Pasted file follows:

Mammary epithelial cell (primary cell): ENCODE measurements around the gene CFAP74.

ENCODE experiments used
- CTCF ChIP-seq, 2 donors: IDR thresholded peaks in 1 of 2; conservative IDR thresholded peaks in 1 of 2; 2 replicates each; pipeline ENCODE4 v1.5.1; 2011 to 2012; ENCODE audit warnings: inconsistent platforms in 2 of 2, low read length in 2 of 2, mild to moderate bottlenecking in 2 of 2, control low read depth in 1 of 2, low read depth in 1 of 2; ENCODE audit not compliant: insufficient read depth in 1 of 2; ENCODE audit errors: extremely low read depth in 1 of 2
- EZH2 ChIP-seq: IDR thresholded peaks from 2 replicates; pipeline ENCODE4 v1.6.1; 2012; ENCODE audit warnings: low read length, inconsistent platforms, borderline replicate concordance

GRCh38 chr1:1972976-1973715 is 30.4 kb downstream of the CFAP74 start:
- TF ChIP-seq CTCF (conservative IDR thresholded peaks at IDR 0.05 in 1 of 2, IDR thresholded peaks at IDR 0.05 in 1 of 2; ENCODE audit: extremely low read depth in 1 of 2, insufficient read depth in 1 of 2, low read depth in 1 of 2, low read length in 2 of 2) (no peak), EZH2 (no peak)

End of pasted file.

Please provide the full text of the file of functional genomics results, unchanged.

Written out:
Mammary epithelial cell (primary cell): ENCODE measurements around the gene CFAP74.

ENCODE experiments used
- CTCF ChIP-seq, 2 donors: IDR thresholded peaks in 1 of 2; conservative IDR thresholded peaks in 1 of 2; 2 replicates each; pipeline ENCODE4 v1.5.1; 2011 to 2012; ENCODE audit warnings: inconsistent platforms in 2 of 2, low read length in 2 of 2, mild to moderate bottlenecking in 2 of 2, control low read depth in 1 of 2, low read depth in 1 of 2; ENCODE audit not compliant: insufficient read depth in 1 of 2; ENCODE audit errors: extremely low read depth in 1 of 2
- EZH2 ChIP-seq: IDR thresholded peaks from 2 replicates; pipeline ENCODE4 v1.6.1; 2012; ENCODE audit warnings: low read length, inconsistent platforms, borderline replicate concordance

GRCh38 chr1:1972976-1973715 is 30.4 kb downstream of the CFAP74 start:
- TF ChIP-seq CTCF (conservative IDR thresholded peaks at IDR 0.05 in 1 of 2, IDR thresholded peaks at IDR 0.05 in 1 of 2; ENCODE audit: extremely low read depth in 1 of 2, insufficient read depth in 1 of 2, low read depth in 1 of 2, low read length in 2 of 2) (no peak), EZH2 (no peak)